The good news is that more than 4,000 Baptists from 105 countries around the world are meeting in Hawai’i for the 20th Baptist World Congress of the Baptist World Alliance, and they’re having a wonderful, uplifting time.
The bad news is that about 1,000 more global Baptists are missing the meeting because the U.S. wouldn’t let them in, denying visa applications right and left, usually with no explanation. Countries in Africa and Asia were most affected: the entire delegation of 87 Angolan Baptists was denied entry, according to Emmett Dunn, BWA’s conference director. A reported 40 percent of the 246 Nigerian Baptists who hoped to attend were likewise turned away. Just two of 27 registrants from Sierra Leone were allowed in the country, and less than a quarter of the more than 100 who wanted to attend from Bangladesh were granted visas. Other hard-hit countries included India, Liberia, and Ghana. My friend Eddie Enim (right) made it, but many of his compatriots did not. The two members of a men’s choir from Nagaland (below) got in, but many others from India met only closed doors.
Has America’s emphasis on “homeland security” made us so paranoid that we fear some terrorist may have infiltrated a bunch of Baptists? Or do we fear that Baptists from poor countries might want to stay as undocumented aliens and not return to the homes and churches from whence they would have come?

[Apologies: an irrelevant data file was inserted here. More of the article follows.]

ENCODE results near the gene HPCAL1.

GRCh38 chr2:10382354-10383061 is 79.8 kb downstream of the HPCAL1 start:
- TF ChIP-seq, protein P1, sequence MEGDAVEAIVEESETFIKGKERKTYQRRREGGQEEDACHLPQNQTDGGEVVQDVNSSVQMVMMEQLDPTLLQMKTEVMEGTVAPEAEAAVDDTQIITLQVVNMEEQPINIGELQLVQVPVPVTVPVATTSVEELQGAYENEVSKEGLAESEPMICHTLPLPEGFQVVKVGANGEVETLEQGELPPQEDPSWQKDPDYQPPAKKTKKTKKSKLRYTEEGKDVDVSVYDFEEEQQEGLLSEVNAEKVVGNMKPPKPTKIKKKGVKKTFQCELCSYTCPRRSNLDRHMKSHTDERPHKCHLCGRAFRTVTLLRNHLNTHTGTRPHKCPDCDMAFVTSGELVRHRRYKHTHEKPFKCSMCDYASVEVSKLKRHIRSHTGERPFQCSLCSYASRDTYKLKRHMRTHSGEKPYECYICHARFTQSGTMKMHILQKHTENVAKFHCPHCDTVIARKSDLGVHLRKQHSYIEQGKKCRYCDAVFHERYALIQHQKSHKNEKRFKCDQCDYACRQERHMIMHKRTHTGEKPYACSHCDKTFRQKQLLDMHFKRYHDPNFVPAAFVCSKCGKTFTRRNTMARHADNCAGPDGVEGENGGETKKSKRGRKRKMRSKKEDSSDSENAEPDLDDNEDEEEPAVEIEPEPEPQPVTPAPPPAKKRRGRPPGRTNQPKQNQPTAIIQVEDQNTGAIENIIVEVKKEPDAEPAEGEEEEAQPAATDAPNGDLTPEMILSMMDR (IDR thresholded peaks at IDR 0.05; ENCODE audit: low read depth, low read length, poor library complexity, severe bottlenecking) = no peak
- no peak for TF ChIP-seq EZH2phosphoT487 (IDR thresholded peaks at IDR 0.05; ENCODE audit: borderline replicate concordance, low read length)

I can understand why the government might want to deny entry to a few folks whom they might think could pose a threat, but the wholesale denials affecting this year’s Congress are truly disturbing. As Denton Lotz was receiving the BWA’s quinquennial human rights award, he said we should protest such treatment of our Baptist brothers and sisters, and he’s right.
If this keeps up, we’ll soon have to change the lyrics of “America the Beautiful” to admit that we may still be “the land of the free,” but are now “the home of the insecure.”